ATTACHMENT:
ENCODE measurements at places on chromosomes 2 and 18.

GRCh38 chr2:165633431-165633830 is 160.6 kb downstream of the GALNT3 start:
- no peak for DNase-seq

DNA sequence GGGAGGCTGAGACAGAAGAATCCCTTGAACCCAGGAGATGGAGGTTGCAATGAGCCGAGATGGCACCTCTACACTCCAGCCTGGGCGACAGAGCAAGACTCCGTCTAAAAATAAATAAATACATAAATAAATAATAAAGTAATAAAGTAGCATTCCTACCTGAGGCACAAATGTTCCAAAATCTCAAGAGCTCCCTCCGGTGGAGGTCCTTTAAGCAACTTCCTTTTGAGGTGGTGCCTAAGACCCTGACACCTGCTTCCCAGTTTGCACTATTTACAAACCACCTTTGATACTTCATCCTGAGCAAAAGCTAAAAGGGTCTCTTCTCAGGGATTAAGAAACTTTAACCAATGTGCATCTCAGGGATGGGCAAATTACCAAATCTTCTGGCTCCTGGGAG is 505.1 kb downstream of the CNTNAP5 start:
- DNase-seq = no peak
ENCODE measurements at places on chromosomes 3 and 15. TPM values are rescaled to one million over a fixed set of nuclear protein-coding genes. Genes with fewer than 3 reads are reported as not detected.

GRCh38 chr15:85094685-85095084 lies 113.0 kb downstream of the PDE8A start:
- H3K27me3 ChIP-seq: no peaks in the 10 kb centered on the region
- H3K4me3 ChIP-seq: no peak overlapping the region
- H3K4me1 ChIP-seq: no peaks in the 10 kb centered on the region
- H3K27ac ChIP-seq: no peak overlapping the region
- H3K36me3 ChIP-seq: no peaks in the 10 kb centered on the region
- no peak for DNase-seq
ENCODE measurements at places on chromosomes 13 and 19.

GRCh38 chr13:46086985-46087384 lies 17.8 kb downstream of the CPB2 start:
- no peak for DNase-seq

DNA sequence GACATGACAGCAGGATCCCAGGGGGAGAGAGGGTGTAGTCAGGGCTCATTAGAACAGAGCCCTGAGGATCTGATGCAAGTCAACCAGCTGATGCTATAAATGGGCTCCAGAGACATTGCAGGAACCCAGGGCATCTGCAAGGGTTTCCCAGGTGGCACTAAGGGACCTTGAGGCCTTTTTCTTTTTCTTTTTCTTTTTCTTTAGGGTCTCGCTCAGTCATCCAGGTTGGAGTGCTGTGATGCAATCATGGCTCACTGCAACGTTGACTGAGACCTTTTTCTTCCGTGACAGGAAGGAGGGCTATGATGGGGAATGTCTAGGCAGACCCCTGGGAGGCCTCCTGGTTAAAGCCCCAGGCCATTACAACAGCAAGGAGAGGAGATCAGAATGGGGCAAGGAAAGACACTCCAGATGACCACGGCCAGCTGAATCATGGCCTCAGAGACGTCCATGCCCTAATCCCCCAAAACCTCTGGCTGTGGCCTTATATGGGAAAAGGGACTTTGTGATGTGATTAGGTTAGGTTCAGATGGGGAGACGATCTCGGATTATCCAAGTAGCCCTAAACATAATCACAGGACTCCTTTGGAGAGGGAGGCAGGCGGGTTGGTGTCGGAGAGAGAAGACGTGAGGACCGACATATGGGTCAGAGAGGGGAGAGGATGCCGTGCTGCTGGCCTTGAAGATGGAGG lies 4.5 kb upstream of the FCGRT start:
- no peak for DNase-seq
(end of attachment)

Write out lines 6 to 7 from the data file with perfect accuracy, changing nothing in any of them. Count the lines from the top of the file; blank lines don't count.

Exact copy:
ENCODE measurements at places on chromosomes 3 and 15. TPM values are rescaled to one million over a fixed set of nuclear protein-coding genes. Genes with fewer than 3 reads are reported as not detected.

GRCh38 chr15:85094685-85095084 lies 113.0 kb downstream of the PDE8A start: